[Michigan] Senator [Zachariah] Chandler reacted in a more calculating manner. “I believe that the Almighty continued Mr. Lincoln in office as long as he was useful,” Chandler wrote to his wife, “& then substituted a better man to finish the work.” Had Lincoln’s policy [of reconstruction] been carried out, he believed that Jefferson Davis and his followers would be back in the Senate; “but now,” gloated the senator, “their Chance to Stretch hemp are [sic] better than for the Senate . . .”

Needed in Washington, the grim Michigan Senator substituted someone else to accompany Lincoln’s remains to Springfield. “[Andrew] Johnson is right now,” he reported; “thinks just as we do & desires to carry out Radical measures & punish treason & traitors, but much depends on his Surroundings.”

A few days later Chandler described Johnson: “as Radical as I am & fully up to the mark. If he has good men around him there will be no danger in the future.”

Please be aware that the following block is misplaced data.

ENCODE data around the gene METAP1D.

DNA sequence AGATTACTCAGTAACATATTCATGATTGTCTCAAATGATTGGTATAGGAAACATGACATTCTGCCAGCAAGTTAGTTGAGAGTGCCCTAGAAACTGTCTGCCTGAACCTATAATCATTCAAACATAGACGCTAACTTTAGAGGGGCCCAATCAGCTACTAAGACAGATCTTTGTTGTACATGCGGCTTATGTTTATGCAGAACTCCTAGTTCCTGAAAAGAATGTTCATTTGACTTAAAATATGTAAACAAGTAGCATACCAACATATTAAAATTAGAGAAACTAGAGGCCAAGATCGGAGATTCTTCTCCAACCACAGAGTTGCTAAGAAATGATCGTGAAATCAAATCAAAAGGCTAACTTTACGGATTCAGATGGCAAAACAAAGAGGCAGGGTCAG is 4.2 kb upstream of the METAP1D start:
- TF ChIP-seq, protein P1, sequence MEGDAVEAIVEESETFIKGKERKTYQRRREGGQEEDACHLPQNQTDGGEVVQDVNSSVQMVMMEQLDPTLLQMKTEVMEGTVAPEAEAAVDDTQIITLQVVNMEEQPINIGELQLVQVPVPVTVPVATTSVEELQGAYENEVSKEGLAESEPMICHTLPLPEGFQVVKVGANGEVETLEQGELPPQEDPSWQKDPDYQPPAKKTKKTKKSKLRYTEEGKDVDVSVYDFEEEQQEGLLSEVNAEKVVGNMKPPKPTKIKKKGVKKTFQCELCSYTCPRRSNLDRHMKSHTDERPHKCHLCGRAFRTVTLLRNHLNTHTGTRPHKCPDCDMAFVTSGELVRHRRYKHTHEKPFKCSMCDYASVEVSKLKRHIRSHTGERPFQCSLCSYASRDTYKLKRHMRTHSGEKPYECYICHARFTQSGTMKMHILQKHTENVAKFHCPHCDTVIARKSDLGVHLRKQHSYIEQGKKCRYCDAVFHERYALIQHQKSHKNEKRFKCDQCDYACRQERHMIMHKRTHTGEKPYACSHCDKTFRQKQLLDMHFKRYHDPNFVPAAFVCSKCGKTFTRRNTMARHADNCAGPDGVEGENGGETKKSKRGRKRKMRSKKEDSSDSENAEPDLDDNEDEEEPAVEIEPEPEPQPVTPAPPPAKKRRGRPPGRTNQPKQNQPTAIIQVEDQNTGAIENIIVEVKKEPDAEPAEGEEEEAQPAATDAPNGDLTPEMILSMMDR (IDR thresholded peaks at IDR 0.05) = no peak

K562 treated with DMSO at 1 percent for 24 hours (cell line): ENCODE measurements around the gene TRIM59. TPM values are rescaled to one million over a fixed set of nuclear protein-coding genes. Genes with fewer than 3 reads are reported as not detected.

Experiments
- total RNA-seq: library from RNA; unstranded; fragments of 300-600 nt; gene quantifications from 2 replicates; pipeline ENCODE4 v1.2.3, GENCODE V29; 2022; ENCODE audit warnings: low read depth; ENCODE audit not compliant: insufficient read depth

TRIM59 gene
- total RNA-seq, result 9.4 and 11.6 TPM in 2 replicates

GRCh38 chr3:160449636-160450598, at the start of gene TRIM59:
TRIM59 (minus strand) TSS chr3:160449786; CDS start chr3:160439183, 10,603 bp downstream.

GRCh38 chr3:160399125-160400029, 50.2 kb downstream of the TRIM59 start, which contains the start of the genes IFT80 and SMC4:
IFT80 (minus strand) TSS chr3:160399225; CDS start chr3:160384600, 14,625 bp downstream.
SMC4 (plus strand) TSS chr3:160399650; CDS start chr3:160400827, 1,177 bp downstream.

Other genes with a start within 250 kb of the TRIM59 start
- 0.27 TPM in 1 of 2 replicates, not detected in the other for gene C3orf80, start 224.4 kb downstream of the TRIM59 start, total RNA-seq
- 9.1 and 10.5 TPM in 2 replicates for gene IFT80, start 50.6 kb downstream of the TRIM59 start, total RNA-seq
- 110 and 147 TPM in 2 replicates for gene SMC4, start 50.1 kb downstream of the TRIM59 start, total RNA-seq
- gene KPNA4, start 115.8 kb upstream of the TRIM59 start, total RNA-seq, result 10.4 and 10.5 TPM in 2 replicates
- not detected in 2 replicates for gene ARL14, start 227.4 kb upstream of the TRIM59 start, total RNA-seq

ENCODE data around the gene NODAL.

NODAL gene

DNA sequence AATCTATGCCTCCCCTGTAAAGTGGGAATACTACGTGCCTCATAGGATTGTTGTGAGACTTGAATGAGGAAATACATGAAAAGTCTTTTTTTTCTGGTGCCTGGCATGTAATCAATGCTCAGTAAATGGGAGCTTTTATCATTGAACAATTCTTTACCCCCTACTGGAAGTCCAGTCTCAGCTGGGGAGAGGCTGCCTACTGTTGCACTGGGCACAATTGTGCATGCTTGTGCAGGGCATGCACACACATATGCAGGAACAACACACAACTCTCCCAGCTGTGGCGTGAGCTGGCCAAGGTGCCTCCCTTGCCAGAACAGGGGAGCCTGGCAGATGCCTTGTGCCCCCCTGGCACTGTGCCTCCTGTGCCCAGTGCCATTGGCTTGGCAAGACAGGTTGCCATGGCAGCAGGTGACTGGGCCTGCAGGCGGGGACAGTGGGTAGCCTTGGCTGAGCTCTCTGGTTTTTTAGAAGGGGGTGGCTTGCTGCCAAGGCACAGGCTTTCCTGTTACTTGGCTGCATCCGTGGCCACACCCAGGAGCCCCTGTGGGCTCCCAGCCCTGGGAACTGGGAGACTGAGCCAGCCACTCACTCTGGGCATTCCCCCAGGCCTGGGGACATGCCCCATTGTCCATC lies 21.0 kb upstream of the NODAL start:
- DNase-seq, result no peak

(Radical Republican Motivation, George M. Blackburn, Journal of Negro History, Volume LIV, Number 2, April 1969, Carter G. Woodson, editor, excerpts pp. 112-113)

General Scott’s Fearful Foreboding

General Winfield Scott’s (1786-1866) view of peacefully allowing the American South pursue independence aligns with that of Thomas Jefferson’s regarding State sovereignty and newer States formed out of Louisiana.

In a letter to John C. Breckinridge in August 1803, Jefferson wrote: “[We] see their happiness in the union, and we wish it. Events may prove otherwise . . . God bless [both old and new States], and keep them in union, if it be for their good, but separate them, if it be better.”

Scott’s war cost estimates below were very low. The direct financial cost of the war’s operation was about $8 billion, which, eventually increased to $30 billion factoring in the destruction of property, derangement of the labor power, the Northern pension system and other economic losses. In human cost: one soldier, North and South, died for every six slaves freed and for every ten white Southerners saved for Lincoln’s union.

In addition, “The money spent to field the two armies would have purchased the liberty of the four million slaves five times over. (Tombee, Portrait of a Cotton Planter, Theodore Rosengarten, Morrow & Company, 1986, page 212.)